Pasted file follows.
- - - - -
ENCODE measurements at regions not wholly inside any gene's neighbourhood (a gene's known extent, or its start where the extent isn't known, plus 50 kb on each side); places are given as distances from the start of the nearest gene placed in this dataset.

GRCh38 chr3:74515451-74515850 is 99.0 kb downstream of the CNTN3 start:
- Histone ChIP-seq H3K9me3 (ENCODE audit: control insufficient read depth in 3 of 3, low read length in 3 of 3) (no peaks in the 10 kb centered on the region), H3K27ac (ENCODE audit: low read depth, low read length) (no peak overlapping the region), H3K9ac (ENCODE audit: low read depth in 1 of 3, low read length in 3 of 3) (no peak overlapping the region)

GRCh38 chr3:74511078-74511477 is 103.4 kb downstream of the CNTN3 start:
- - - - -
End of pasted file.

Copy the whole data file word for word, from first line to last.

ENCODE measurements at regions not wholly inside any gene's neighbourhood (a gene's known extent, or its start where the extent isn't known, plus 50 kb on each side); places are given as distances from the start of the nearest gene placed in this dataset.

GRCh38 chr3:74515451-74515850 is 99.0 kb downstream of the CNTN3 start:
- Histone ChIP-seq H3K9me3 (ENCODE audit: control insufficient read depth in 3 of 3, low read length in 3 of 3) (no peaks in the 10 kb centered on the region), H3K27ac (ENCODE audit: low read depth, low read length) (no peak overlapping the region), H3K9ac (ENCODE audit: low read depth in 1 of 3, low read length in 3 of 3) (no peak overlapping the region)

GRCh38 chr3:74511078-74511477 is 103.4 kb downstream of the CNTN3 start: